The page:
Each month, I share a net worth update for the Brewing FIRE household. This brief summary of our financial standing serves as a progress report on our journey to financial independence.
In addition to giving a snapshot of our net worth, I will take a brief look at our spending, saving, and investing activity for the month.
November 2020 Net Worth
We use Personal Capital to track our net worth. Personal Capital makes it easy to track all of our banking accounts, investing accounts, credit cards and loans all in one place. Personal Capital also has numerous other functions for analyzing your investment holdings, asset allocation and performance, as well as some great retirement planning tools.
November – Making Moves
I’m going to keep this update brief, since I’ve been really busy over the past few weeks. Busy doing what, you say?
Moving to Virginia.
Here’s some background on the move. We actually completed the relocation during the Nov 30 – Dec 2 time period, hence I’ve been a bit late with this monthly update.
Some highlights: we decided to use U-Pack relocubes from ABF. They’re essentially smaller versions of Pods. I had read that U-Pack had better customer service, and less complaints in general, versus Pods. We had a great experience with U-Pack, and highly recommend them for anyone who wants to do a semi-DIY move.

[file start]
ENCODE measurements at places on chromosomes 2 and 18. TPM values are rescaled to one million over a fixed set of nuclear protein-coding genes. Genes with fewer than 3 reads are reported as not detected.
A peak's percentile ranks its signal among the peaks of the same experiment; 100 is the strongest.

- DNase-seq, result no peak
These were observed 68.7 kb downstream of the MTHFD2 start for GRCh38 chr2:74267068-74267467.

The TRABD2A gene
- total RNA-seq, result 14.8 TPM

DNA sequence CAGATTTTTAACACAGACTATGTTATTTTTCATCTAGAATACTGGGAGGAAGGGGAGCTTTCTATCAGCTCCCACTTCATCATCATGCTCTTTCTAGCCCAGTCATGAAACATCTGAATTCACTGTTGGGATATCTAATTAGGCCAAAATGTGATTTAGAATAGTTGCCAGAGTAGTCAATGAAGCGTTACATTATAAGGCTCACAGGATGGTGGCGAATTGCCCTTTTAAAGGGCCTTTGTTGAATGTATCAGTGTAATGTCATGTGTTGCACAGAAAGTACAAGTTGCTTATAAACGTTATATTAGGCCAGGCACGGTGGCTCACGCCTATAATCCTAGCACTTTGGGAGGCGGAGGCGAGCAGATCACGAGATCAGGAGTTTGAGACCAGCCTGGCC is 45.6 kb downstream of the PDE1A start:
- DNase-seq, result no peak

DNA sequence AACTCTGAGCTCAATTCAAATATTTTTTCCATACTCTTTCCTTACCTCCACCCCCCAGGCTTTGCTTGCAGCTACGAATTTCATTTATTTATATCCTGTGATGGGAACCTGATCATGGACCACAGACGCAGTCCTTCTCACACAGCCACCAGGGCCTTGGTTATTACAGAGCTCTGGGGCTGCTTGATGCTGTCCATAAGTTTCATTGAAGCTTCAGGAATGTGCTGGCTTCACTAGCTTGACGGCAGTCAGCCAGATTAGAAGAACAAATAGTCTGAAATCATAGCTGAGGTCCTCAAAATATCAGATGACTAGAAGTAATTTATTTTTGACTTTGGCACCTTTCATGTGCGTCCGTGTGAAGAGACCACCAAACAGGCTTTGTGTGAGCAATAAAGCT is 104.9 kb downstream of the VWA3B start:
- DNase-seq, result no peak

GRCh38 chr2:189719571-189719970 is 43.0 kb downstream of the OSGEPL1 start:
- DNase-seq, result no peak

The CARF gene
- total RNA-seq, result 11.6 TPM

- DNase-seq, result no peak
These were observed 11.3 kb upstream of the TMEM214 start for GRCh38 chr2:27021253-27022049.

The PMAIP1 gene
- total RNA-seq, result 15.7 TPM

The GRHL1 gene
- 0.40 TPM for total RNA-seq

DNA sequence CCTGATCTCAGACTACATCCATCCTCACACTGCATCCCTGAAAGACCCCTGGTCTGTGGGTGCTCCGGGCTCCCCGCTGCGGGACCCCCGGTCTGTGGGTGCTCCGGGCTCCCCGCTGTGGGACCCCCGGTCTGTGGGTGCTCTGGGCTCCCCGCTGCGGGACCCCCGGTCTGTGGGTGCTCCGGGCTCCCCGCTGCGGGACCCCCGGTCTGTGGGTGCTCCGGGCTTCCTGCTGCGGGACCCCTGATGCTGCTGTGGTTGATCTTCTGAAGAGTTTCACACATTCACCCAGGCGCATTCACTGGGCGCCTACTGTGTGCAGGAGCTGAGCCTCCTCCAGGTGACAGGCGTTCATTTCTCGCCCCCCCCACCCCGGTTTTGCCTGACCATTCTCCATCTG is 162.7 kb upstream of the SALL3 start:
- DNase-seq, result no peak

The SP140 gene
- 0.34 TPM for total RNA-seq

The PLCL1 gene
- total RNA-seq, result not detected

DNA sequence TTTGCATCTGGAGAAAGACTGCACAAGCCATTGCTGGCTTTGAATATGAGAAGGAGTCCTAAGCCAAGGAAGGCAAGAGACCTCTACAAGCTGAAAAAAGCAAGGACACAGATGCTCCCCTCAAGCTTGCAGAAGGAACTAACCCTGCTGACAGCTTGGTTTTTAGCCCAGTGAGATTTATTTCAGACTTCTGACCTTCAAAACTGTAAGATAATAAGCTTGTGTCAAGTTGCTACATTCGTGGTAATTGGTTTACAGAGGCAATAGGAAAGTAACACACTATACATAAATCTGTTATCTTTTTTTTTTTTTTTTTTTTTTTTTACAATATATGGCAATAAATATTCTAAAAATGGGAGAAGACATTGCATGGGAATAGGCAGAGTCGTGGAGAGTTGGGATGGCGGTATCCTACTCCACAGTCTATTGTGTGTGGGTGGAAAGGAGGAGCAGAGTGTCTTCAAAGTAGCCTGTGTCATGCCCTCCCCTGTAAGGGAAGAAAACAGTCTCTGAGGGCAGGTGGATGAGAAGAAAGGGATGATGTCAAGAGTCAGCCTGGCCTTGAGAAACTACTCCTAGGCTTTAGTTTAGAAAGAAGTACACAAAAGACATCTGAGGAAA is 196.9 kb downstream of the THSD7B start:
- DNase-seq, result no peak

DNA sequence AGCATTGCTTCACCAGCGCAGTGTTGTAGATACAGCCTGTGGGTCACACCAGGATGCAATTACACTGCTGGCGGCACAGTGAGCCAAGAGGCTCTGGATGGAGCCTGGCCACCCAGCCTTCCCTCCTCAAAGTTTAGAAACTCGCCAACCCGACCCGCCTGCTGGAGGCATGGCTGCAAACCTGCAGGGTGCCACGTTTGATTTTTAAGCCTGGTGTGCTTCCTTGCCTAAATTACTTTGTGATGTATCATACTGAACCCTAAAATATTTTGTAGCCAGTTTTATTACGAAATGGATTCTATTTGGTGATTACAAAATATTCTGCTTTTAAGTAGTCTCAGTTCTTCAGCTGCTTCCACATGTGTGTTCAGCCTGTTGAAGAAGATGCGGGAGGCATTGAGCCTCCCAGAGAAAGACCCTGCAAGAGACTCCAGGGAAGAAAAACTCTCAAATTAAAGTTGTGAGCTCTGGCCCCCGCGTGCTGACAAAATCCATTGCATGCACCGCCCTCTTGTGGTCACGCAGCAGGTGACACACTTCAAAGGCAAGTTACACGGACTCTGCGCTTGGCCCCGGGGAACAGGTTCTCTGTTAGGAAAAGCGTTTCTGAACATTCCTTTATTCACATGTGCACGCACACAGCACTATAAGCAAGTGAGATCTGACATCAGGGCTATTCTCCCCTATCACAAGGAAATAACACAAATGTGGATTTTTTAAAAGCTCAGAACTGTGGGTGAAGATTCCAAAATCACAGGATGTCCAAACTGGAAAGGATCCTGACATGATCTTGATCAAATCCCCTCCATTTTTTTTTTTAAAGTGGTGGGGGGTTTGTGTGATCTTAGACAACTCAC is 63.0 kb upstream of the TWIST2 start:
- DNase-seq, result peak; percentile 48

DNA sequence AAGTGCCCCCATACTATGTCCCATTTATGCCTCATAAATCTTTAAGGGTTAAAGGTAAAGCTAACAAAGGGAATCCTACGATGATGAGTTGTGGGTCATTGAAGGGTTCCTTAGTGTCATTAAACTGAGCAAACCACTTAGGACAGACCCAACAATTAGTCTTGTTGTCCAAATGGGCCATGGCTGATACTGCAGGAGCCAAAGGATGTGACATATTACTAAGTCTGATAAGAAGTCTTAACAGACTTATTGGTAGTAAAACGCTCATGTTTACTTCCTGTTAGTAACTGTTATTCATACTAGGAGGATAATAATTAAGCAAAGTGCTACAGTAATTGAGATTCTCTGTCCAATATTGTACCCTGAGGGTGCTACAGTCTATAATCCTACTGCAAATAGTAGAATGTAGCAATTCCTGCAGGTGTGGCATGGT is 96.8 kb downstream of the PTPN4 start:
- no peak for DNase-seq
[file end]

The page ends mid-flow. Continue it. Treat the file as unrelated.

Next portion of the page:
Here’s the U-Pack process, if you’re interested.
- Make a reservation on upack.com. You will get the all-in cost immediately, though you won’t be charged until the cubes are in transit.
- The relocubes get dropped off a few days before your move. The cubes are quite small (6×7 ft footprint), and can fit in a parking spot.
- Fill the cubes at your leisure, then tell U-Pack that they’re ready to be picked up.
- U-Pack picks up the cubes, and brings them to your destination. Call them when you arrive to have them dropped at your new digs.
It’s that simple. We had no issues during the move, and communication was really easy for the entire process. This, by far, was the easiest part of the move.
Moving 3 tons of shit was a lot less fun.
Actually, we down-sized quite a bit before the move. We only brought one couch, one bedroom set, our kitchen table and a few other random bits of furniture (tables, lamps etc..). However, kids accumulate loads of toys and other crap, and so we had to haul most of this to our new home. Also, I kept most of my brewing equipment, which definitely added to the labor and cost of the move. It’s my main hobby, though, so it had to be done.
Our net worth recovered nicely in November. This was fueled mostly by 10-15% gains in our investment portfolio.
A quick note on maintaining a cash cushion. We saved up a decent chunk of money during the course of the year, topping out somewhere around $50,000. The main reason was that we knew we were going to see a substantial drawdown during the move.
As I mentioned last month, we have been writing checks left and right during the moving process. This includes moving expenses, security deposits, overlapping mortgage and rent payments, and home repairs. At the time of writing, we’re down to approximately $10,000 in cash.
In other words, we needed all of the cushion to get through the house sale / move. Planning for knowable expenses is key. Thankfully, we should be closing on the home sale before Christmas, and we’ll be flush with cash for the foreseeable future. By January, I’ll be complaining about having too much money sitting in savings.
Spending and Not Spending
|Rent||$925||1/2 of November|